5 that were not shown.

6 JUDGE JAN: I know, I know. It's up to you,

7 really.

8 MS. BOLER: Your Honour, we would like to

9 have it into evidence. Is it admitted, Your Honour?

10 Is it admitted, Your Honour?

11 JUDGE KARIBI-WHYTE: It wasn't admitted.

12 MS. BOLER: It was not admitted?


14 MS. BOLER: Okay, I'll move on. May I ask

15 the registrar, please what the number of that exhibit

16 was.

17 JUDGE KARIBI-WHYTE: You're trying to show

18 there was a ceremony in which this witness was a

19 participant and which he swore as a military policeman,

20 this witness.

21 MS. BOLER: Yes, Your Honour.

22 JUDGE KARIBI-WHYTE: As to what?

23 MS. BOLER: I'll also ask him another

24 question about that and put something else into

25 evidence in just a few minutes if I could just ask a

Page 14672

1 few more questions before I get to that point.

2 JUDGE KARIBI-WHYTE: If your client was the

3 person identified, it could have been a very relevant

4 thing.


6 Q. With the usher's assistance, I would like to

7 give the --

8 THE REGISTRAR: The document was marked D

9 69/4. The videotape was marked D 68/4.


11 Q. All right, I would like you to take a look at

12 this document, please, Mr. Jusufovic, and tell me if

13 you can recognise it?

14 A. Yes, I have one like it.

15 Q. And what is it, please? What is it, Mr.

16 Jusufovic? What is that document?

17 A. It is from the official swearing in

18 ceremony. I received one like it.

19 Q. Can you tell me what the date is on the

20 certificate?

21 A. The 26th of August, 1992.

22 Q. Can you tell me whose name is on the

23 certificate, who it was issued to?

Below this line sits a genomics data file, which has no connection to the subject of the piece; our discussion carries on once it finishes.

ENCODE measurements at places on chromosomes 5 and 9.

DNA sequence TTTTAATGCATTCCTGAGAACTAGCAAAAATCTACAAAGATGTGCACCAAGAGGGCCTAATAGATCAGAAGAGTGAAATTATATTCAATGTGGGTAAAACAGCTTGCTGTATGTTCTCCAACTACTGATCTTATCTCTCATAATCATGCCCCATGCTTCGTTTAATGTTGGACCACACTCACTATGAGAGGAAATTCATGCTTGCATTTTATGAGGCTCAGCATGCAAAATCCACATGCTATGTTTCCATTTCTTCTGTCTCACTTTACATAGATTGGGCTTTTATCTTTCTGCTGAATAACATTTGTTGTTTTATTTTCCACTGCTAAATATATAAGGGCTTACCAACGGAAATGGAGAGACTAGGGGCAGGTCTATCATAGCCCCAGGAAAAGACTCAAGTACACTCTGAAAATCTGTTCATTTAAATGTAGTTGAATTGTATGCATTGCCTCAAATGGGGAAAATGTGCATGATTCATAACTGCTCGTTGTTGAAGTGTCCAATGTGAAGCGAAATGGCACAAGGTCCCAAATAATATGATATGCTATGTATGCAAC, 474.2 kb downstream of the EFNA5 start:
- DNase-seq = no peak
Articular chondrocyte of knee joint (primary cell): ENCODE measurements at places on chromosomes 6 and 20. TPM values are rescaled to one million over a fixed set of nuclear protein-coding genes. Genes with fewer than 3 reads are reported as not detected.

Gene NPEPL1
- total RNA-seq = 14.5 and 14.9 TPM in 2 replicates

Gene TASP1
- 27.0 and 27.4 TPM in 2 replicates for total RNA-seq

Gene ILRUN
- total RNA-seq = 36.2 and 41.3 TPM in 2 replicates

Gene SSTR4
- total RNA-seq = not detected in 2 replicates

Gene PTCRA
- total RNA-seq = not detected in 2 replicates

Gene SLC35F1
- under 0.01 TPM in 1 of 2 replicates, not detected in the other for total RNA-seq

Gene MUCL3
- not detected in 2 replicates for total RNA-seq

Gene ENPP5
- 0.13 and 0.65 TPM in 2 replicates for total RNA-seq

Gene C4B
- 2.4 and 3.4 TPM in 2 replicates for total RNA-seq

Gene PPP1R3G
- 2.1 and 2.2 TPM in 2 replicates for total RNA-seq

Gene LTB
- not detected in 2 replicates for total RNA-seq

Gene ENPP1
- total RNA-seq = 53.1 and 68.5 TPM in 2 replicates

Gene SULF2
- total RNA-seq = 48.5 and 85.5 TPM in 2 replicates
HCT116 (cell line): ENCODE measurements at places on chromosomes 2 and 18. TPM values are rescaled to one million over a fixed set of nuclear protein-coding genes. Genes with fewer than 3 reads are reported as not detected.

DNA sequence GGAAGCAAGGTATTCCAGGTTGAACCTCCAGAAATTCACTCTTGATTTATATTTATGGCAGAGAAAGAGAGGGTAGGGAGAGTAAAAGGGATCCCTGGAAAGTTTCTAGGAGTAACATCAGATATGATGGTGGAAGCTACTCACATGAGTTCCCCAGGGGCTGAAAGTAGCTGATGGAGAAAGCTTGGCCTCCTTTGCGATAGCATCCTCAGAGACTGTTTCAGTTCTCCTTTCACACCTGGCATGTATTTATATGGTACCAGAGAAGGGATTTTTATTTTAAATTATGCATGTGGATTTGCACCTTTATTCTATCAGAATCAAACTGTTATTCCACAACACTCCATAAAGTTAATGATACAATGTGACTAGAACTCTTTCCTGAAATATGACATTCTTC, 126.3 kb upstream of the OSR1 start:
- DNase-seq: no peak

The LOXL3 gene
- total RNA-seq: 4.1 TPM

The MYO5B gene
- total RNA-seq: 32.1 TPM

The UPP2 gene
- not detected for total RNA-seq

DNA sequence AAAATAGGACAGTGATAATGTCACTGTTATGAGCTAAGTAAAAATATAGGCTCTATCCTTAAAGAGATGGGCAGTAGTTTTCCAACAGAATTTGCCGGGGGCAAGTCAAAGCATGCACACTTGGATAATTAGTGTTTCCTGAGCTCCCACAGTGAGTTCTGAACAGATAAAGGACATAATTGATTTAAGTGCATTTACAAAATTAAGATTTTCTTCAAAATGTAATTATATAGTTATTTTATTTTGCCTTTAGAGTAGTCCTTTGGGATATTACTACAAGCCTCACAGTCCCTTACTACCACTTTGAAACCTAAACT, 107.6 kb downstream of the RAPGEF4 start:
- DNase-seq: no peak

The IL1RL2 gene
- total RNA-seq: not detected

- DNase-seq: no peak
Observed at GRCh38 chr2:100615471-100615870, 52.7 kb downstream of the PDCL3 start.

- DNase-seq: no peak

24 A. Esad Landzo father's name, Sulijo.

25 Q. Does this represent to you that he came a

Page 14673

1 member of the military place on August 26th, 1992?

2 A. Yes, judging by this document, he came at the

3 beginning of August and it was normal for him to take

4 the oath like the rest of us.

5 Q. Your Honours, at this time I would like to

6 introduce this document into evidence.

7 JUDGE JAN: How can you do it? It's not been

8 signed by him. It's not been issued by him. How can

9 he prove it?

10 MS. BOLER: He stated he recognises it

11 because he got one just like it on the same day.

12 JUDGE JAN: If that is all, then how can he

13 prove this document?

14 MS. BOLER: He testified that Esad Landzo

15 also attended the ceremony on that day.

16 JUDGE JAN: That's good enough.

17 JUDGE KARIBI-WHYTE: He could have picked up

18 this paper anywhere else.

19 MS. BOLER: I'm sorry.

20 JUDGE JAN: I don't say that it's not

21 genuine, but he can't prove it.

22 MS. BOLER: All right. I'll move on.

23 Q. Mr. Jusufovic, I am going to direct your

24 attention back to the time when you and Esad Landzo

25 were together in the military police?

Page 14674

1 A. I didn't understand that.

2 Q. Let me just ask you a question. When you

3 were in the military police, together with Esad Landzo,

4 were you aware of any health problems or breathing

5 problems that Mr. Landzo had?

6 A. I noticed that at the first position where we

7 held -- which we held at the cross-roads. As he was

8 mostly alone, he was a loner, he would separate from

9 the rest of us and we would notice his coughing. I had

10 no idea that he had this disease. And then talking

11 with friends, we would discuss it. And later on, we

12 learned that he had this disease -- I am not very

13 familiar with medicine, so I don't know whether it's

14 asthma or something else, but we noticed that he had a

15 shortness of breath. And especially when we went on

16 assignment and if we had to go up hill, it became quite

17 evident that he was short of breath and it became quite

18 manifest.

19 Q. Do you recall going to the Village of

20 Buturovic?

21 A. Yes, I went there twice and he went there

22 when I went to second time.

23 Q. Can you describe that journey for me?

24 A. We were going in lorries along a roundabout

25 way to the Village of Dubocani and then from there we